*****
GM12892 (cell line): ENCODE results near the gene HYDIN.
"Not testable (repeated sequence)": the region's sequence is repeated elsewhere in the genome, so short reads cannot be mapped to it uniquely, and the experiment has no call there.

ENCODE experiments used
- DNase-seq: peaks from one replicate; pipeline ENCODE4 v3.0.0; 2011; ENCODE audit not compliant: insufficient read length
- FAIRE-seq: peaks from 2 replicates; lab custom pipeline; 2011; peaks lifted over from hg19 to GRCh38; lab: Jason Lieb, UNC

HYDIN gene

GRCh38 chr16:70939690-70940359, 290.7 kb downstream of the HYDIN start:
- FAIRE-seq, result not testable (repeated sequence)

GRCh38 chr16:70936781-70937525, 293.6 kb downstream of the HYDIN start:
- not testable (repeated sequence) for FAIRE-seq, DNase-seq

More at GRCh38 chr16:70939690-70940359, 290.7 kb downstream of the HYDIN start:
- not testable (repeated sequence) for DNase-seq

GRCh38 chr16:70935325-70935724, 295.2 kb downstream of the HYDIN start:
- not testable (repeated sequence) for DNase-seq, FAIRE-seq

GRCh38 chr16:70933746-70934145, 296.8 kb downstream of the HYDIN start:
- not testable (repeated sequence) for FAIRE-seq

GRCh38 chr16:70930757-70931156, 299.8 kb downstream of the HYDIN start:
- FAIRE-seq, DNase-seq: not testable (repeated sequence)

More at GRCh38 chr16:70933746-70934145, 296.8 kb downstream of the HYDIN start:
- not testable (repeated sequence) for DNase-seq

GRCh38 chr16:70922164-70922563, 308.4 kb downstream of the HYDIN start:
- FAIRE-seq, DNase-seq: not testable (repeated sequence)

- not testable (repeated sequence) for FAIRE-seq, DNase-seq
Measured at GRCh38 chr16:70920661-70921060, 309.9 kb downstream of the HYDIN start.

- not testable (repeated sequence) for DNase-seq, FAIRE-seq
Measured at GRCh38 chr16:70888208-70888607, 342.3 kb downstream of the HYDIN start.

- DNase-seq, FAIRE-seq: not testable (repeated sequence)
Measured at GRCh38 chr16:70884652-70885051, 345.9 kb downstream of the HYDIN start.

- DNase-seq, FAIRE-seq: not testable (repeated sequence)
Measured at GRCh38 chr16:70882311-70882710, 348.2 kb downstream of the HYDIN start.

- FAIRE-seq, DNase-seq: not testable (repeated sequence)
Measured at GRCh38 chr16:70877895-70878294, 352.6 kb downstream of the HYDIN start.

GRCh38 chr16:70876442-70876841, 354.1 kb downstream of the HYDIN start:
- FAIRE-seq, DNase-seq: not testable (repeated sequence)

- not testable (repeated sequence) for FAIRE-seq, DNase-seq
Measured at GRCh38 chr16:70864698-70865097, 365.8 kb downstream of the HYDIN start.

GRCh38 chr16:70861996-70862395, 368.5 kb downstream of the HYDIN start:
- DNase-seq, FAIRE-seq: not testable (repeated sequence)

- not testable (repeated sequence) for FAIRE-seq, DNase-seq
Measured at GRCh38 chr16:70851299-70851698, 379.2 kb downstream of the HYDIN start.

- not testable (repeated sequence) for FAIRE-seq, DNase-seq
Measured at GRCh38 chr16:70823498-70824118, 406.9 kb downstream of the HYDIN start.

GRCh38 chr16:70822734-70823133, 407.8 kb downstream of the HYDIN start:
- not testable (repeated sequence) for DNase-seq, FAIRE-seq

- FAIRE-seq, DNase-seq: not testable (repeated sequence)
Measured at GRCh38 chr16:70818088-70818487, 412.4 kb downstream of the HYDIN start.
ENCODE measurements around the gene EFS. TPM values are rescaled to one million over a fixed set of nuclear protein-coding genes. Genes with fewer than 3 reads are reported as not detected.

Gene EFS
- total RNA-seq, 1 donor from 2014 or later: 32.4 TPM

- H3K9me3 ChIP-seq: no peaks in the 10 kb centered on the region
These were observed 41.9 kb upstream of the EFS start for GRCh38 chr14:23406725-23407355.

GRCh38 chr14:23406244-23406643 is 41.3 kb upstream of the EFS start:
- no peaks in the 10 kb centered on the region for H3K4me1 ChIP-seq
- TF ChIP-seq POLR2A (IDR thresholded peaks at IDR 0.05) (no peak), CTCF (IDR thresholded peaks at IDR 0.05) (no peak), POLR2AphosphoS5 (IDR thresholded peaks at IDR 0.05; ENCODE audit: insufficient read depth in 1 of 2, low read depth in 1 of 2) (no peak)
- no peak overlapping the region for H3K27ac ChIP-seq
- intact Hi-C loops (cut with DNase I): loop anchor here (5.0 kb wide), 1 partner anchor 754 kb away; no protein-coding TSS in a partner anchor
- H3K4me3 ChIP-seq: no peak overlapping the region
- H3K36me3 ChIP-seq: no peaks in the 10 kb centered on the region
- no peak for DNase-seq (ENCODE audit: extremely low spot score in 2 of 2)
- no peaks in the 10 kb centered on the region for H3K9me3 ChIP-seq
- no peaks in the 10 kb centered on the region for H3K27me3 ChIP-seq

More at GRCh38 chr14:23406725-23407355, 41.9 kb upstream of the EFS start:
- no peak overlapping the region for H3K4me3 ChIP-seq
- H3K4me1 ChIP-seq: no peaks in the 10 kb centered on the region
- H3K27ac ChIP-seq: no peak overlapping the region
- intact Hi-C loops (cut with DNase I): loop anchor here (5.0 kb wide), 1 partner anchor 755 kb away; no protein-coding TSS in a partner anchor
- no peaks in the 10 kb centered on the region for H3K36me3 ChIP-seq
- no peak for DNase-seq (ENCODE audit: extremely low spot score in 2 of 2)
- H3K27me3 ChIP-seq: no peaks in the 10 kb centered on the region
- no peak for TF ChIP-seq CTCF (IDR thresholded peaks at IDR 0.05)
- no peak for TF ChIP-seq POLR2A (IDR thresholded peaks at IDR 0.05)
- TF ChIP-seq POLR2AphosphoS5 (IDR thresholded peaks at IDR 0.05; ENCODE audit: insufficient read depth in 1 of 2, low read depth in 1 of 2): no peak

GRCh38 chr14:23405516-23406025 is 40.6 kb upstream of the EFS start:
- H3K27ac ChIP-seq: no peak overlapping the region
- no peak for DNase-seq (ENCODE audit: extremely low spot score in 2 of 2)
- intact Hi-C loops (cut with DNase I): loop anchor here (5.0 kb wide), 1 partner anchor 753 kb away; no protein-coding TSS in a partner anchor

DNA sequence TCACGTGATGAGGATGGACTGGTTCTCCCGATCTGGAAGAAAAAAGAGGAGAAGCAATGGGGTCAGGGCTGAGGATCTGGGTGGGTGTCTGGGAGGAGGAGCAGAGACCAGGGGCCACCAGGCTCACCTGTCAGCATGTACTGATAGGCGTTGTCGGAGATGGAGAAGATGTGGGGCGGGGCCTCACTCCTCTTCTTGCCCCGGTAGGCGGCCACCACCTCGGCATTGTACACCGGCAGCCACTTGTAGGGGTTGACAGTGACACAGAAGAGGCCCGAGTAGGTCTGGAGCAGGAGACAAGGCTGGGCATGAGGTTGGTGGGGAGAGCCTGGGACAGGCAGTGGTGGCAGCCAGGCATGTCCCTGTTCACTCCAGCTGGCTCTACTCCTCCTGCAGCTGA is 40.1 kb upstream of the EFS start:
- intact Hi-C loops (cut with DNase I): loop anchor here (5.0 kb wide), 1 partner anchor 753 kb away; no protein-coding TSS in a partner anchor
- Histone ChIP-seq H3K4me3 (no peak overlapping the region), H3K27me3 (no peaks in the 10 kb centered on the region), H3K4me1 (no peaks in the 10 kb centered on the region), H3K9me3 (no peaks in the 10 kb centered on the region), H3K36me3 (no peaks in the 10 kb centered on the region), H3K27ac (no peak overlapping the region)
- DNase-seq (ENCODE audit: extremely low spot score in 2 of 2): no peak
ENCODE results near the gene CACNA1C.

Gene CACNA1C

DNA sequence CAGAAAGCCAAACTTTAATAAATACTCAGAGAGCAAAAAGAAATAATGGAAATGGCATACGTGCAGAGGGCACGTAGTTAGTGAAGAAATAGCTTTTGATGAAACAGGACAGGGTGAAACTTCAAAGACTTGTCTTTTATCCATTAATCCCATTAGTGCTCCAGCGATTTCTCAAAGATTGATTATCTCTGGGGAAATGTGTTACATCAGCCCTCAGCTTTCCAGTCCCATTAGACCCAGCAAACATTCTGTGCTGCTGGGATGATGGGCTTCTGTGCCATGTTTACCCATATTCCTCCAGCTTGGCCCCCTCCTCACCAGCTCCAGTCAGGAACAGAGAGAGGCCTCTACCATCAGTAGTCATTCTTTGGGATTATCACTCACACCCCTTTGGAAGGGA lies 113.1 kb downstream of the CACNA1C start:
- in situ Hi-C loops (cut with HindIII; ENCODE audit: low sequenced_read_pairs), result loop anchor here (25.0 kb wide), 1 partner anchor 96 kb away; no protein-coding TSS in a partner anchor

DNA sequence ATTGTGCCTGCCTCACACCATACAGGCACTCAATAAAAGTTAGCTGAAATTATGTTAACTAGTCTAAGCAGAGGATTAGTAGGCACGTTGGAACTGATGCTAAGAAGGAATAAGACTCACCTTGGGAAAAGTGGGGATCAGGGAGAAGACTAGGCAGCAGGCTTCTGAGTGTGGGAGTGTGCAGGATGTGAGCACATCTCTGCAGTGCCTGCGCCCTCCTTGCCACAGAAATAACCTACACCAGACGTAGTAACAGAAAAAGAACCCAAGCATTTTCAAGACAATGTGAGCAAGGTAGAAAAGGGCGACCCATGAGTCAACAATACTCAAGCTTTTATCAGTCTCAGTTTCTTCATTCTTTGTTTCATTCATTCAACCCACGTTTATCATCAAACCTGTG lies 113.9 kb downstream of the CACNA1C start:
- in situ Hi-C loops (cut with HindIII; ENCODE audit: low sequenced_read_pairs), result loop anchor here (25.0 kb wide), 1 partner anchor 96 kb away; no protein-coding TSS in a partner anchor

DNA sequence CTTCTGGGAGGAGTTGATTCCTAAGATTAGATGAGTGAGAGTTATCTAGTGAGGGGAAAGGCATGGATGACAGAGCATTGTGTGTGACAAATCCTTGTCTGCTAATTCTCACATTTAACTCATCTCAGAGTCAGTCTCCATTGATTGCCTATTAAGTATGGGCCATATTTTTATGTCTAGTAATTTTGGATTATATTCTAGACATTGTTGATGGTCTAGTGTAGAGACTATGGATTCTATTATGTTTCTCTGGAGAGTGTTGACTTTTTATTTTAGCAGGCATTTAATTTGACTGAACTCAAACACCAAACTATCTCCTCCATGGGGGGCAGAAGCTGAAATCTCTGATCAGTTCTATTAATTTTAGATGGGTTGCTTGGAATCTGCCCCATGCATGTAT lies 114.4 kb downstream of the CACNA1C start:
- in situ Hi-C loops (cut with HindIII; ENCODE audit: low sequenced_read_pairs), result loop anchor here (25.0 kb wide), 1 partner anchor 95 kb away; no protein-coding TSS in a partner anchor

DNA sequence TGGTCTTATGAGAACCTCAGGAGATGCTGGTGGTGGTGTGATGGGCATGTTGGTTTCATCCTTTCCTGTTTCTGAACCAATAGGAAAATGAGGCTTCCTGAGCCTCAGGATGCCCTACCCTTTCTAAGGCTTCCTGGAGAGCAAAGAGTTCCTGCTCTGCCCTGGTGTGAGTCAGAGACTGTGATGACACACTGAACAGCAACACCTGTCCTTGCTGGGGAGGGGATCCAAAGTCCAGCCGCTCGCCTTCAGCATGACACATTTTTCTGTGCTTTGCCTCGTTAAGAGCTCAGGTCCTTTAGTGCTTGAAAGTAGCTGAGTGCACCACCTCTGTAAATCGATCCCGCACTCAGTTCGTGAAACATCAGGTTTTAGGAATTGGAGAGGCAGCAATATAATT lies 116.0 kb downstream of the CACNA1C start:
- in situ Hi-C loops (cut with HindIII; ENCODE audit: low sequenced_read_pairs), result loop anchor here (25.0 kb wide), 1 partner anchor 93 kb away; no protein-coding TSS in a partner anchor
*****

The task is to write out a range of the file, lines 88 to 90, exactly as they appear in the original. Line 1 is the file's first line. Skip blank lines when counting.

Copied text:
- in situ Hi-C loops (cut with HindIII; ENCODE audit: low sequenced_read_pairs), result loop anchor here (25.0 kb wide), 1 partner anchor 95 kb away; no protein-coding TSS in a partner anchor

DNA sequence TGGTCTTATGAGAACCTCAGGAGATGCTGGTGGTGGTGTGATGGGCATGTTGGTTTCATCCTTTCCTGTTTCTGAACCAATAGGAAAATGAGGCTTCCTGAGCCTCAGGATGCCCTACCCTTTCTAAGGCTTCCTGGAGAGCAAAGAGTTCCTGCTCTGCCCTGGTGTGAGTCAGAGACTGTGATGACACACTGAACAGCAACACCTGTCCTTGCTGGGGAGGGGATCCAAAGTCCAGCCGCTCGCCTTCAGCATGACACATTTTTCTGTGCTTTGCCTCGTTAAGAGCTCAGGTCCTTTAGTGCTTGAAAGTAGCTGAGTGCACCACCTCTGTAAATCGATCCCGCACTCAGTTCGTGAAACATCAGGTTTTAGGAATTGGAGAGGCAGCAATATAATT lies 116.0 kb downstream of the CACNA1C start:
- in situ Hi-C loops (cut with HindIII; ENCODE audit: low sequenced_read_pairs), result loop anchor here (25.0 kb wide), 1 partner anchor 93 kb away; no protein-coding TSS in a partner anchor